Tuesday, June 28, 2005

Britpop revisited

Britpop! Cool Britannia and the Spectacular Demise of English Rock
I've been meaning to talk about Britpop! Cool Britannia and the Spectacular Demise of English Rock since I finished it a couple weeks ago, but last week's Salon article on Tony Blair and Chris Martin finally reminded me. The author of the latter, Brendan O’Neill, makes a pretty convincing case that "Martin is the rock star Blair once dreamt of becoming, and Blair is the kind of middle-aged man Martin is destined to become." Good stuff. (Though not, perhaps, if you have to endure Coldplay’s music or Blair’s leadership.)

Britpop documents an earlier period of political/musical collaboration—roughly 1994 to 1997—when the two biggest bands in Britain, Oasis and Blur, enjoyed drinks at 10 Downing Street when they weren’t slagging one another in the music press. To Americans, of course, the idea that a rock band would enjoy such access to a country’s leader is unimaginable. We’ve never taken "culture," commercially sanctioned, let alone underground, that seriously. Just witness the hysterical reaction to artists who've dared speak out against the Iraq war. Which makes candidate Blair's desperation to gain the public approval of the likes of Noel Gallagher and Damon Albarn pretty bizarre. And the international branding of "Cool Britannia" rather sad and cynical.

But politics is actually a small part of Britpop. The book's also brimming with gossipy bits about Elastica's collective heroin habit, Brett Butler's (Suede) sexual ambiguity/insecurity and nervous breakdowns courtesy of Creation Records owner ­­Alan McGee and Blur's Albarn. Most fascinating for me, however, is the contrast between what passed as "indie" in Britain in the 90s (serious thought going into hairstyles and clothing, battle-of-the-bands competitions) and what the American scene, consumed as it was (is) with authenticity, tolerated.

Perhaps the difference owes to the damnable class thing. For a lot of working class British rockers like the Gallagher brothers it's perfectly acceptable to make money off your work. Loyalty to an indie ideal is meaningless when your only other option is bricklaying. American indie rock, born and bred by college radio, was and is, a mainly middle/upper-middle class phenomenon. Look at the big names/scene leaders of the 90s—Stephen Malkmus, Ian MacKaye, Mac McCaughan, Liz Phair—all from comfortable, supportive backgrounds. (Not sure about folks like Calvin Johnson and Gerard Cosley, but I can guess.) And if you’ve grown up in that environment, the appearance of aspiration just isn’t the thing nor, need it be said, is it necessary.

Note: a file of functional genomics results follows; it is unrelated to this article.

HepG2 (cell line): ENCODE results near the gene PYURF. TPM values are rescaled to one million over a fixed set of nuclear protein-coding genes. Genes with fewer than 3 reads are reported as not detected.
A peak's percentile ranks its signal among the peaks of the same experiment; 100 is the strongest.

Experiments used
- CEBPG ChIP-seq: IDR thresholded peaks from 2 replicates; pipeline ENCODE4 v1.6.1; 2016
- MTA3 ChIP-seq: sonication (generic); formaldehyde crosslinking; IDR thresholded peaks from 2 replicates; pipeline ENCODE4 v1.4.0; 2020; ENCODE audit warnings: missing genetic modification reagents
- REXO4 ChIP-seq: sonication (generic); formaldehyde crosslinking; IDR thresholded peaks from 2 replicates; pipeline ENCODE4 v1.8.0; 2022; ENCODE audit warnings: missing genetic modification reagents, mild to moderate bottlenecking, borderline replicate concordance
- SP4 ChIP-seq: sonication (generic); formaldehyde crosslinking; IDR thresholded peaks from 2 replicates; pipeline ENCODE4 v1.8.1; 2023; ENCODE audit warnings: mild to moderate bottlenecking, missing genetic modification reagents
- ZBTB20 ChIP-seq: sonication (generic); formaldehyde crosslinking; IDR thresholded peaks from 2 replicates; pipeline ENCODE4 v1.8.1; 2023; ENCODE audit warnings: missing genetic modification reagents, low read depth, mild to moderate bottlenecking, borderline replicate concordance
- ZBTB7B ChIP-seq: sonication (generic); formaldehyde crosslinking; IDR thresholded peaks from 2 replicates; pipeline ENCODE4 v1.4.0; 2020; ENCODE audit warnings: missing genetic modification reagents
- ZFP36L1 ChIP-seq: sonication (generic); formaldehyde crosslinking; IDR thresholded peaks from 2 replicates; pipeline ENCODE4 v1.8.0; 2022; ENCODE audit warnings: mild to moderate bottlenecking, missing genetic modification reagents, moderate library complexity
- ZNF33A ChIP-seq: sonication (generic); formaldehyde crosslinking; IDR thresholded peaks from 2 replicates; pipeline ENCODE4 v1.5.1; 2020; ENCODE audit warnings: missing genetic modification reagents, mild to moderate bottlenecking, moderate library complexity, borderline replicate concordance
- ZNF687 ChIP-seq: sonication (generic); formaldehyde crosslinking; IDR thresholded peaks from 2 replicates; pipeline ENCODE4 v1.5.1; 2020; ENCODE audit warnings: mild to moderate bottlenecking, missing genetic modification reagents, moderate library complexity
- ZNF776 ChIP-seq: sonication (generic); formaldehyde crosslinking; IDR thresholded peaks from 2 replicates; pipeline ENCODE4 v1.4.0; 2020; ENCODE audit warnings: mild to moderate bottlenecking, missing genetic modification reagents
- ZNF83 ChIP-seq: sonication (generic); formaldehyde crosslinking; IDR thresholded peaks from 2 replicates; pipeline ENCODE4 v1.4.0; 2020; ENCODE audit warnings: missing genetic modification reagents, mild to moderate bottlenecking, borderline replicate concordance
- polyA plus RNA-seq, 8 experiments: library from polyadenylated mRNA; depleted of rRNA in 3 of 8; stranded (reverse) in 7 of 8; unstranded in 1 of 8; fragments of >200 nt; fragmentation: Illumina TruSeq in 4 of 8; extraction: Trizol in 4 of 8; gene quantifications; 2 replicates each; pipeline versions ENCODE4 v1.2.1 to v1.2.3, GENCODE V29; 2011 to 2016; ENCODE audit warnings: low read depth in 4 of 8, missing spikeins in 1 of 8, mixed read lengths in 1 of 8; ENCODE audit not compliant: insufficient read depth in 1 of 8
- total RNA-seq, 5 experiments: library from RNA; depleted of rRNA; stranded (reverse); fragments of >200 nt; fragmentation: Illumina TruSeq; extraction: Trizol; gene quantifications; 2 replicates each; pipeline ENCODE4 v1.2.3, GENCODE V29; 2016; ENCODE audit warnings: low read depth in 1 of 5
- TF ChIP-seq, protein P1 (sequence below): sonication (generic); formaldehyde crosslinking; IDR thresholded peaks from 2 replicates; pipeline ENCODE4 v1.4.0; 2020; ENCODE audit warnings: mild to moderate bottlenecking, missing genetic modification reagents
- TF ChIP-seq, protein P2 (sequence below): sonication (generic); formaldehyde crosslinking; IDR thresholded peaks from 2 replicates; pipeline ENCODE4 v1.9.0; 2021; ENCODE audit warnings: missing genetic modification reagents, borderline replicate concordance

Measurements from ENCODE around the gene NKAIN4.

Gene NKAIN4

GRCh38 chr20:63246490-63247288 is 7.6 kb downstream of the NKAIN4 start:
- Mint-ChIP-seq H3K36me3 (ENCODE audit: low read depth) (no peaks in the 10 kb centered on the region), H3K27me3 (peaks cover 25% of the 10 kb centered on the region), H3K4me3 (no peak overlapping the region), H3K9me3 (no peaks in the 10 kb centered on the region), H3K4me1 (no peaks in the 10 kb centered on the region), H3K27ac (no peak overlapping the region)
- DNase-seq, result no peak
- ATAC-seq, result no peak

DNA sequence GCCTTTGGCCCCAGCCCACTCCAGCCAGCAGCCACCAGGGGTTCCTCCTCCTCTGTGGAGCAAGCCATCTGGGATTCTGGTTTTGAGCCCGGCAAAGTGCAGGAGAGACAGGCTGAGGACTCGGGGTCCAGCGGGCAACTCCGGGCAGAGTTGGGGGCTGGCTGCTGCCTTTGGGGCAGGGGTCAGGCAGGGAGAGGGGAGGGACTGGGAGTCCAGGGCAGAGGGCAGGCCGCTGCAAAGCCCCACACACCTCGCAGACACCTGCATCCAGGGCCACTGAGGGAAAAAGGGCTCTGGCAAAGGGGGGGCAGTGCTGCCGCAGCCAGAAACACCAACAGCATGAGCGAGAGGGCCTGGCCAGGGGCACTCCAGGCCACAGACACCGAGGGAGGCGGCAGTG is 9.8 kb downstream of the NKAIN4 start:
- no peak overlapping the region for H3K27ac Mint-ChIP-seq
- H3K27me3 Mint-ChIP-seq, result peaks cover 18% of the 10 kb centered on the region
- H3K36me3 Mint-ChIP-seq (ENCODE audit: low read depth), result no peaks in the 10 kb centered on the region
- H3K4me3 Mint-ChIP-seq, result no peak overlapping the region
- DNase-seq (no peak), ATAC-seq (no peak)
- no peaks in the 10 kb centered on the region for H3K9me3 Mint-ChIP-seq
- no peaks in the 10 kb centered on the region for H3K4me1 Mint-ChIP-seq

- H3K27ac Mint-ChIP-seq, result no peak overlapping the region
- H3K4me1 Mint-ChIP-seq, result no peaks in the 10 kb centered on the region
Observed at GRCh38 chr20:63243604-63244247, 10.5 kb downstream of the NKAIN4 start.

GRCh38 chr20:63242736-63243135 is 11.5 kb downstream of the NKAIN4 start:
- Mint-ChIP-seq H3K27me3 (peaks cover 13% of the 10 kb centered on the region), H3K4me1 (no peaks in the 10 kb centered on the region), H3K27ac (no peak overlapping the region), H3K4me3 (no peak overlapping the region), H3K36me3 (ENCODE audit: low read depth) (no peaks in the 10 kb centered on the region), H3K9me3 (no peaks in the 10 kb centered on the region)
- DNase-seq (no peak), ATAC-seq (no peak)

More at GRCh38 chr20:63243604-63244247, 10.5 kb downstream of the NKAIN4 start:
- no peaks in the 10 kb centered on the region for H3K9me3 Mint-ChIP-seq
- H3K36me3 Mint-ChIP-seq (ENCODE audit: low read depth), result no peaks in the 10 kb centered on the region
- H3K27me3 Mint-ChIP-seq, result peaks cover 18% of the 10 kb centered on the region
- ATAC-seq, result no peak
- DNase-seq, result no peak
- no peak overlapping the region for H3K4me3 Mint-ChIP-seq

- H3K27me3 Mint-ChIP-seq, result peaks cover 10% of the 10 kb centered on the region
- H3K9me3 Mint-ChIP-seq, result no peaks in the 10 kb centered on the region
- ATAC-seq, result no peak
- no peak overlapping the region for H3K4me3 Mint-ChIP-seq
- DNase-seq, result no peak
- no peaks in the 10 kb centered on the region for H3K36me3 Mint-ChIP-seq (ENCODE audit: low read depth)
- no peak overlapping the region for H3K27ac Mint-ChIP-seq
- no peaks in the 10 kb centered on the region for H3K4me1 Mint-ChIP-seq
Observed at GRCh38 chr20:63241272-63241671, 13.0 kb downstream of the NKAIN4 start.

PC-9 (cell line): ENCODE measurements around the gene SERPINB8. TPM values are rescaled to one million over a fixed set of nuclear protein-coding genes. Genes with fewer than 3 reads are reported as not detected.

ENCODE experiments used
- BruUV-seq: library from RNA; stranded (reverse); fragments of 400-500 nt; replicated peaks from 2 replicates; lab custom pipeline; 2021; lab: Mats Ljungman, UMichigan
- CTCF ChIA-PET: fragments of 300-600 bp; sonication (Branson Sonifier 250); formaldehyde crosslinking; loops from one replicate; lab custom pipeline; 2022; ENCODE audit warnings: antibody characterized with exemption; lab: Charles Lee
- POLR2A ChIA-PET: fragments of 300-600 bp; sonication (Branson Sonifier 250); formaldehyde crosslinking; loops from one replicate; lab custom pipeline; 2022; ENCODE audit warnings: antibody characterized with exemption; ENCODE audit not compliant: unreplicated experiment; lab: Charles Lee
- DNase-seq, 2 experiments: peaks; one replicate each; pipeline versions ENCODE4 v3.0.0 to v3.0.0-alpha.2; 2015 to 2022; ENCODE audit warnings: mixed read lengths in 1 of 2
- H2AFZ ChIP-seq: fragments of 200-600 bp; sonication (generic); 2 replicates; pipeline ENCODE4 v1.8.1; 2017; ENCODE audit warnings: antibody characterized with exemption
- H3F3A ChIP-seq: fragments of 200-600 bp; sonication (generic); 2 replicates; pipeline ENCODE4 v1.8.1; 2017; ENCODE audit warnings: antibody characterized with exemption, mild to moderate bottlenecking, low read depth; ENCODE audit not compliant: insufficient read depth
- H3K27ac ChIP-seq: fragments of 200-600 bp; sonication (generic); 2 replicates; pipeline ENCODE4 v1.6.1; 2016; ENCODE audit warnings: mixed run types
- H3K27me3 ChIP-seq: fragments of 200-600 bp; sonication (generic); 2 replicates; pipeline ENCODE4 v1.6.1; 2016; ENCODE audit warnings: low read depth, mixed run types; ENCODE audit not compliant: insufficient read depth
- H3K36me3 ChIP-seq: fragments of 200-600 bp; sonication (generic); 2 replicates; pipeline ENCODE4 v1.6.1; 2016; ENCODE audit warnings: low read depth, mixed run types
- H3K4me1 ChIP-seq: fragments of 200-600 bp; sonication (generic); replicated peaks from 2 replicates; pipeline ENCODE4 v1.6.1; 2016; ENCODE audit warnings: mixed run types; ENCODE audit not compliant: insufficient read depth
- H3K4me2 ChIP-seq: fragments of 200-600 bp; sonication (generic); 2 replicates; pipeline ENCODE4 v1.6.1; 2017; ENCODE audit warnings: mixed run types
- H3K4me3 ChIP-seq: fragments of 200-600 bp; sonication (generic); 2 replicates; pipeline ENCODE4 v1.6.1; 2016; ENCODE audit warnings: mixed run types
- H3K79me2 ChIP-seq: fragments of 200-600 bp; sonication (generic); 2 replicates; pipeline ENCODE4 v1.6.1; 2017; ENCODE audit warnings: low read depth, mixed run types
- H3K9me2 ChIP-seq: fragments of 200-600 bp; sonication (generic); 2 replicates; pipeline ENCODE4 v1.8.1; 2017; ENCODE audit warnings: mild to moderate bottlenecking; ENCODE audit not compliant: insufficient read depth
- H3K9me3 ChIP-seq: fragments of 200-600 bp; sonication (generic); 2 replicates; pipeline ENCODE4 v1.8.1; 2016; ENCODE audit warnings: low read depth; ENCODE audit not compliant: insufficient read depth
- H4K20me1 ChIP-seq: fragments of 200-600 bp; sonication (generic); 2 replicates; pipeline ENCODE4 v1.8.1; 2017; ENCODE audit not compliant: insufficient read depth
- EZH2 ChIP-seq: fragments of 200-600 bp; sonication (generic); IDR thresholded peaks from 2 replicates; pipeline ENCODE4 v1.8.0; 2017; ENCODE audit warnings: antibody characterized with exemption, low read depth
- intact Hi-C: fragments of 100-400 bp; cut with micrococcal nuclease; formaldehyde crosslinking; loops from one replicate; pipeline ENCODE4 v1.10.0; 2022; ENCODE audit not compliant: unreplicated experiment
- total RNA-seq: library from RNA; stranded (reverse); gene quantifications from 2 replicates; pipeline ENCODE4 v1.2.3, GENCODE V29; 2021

So. The best moments of Britpop. Certainly not Oasis (though the Gallaghers, in various interviews, have provided us with some of the most fabulously witless quotes in rock history—and continue to do so on a daily basis). Ten years on, Pulp holds up as an admirable, even heroic band. And though Blur often shoots itself in the foot, artistically speaking, they nevertheless succeed despite themselves. How else to explain the very wonderful Tender—purveyor of that hoariest rock cliché, the gospel choir? If you hate this song, you don’t have a heart, simple as that.

Common People (mp3) – Pulp

Tender (mp3) - Blur

From Different Class and 13 or Best of Blur.


Anonymous Neil said...

When XRT used to play "Tender"--right after 13 came out--I thought it was the latest greatest thing since sliced bread. I tried to get into other Blur stuff but it just wasn't for me. But I turn up the volume when "Tender" comes on the iTunes and hit repeat a few times when it ends. Great, great song.

9:54 AM  
Blogger Amy said...

Yeah, Blur's tricky. I personally don't like the real Anglocentric Madness-inspired stuff. But they can do a good pop song--the Madchester inspired There's No Other Way is one of my faves. And occasionally, they can do sprawling and sublime. Which is still a lot more than I can say for the vast majority of bands.

10:40 PM  

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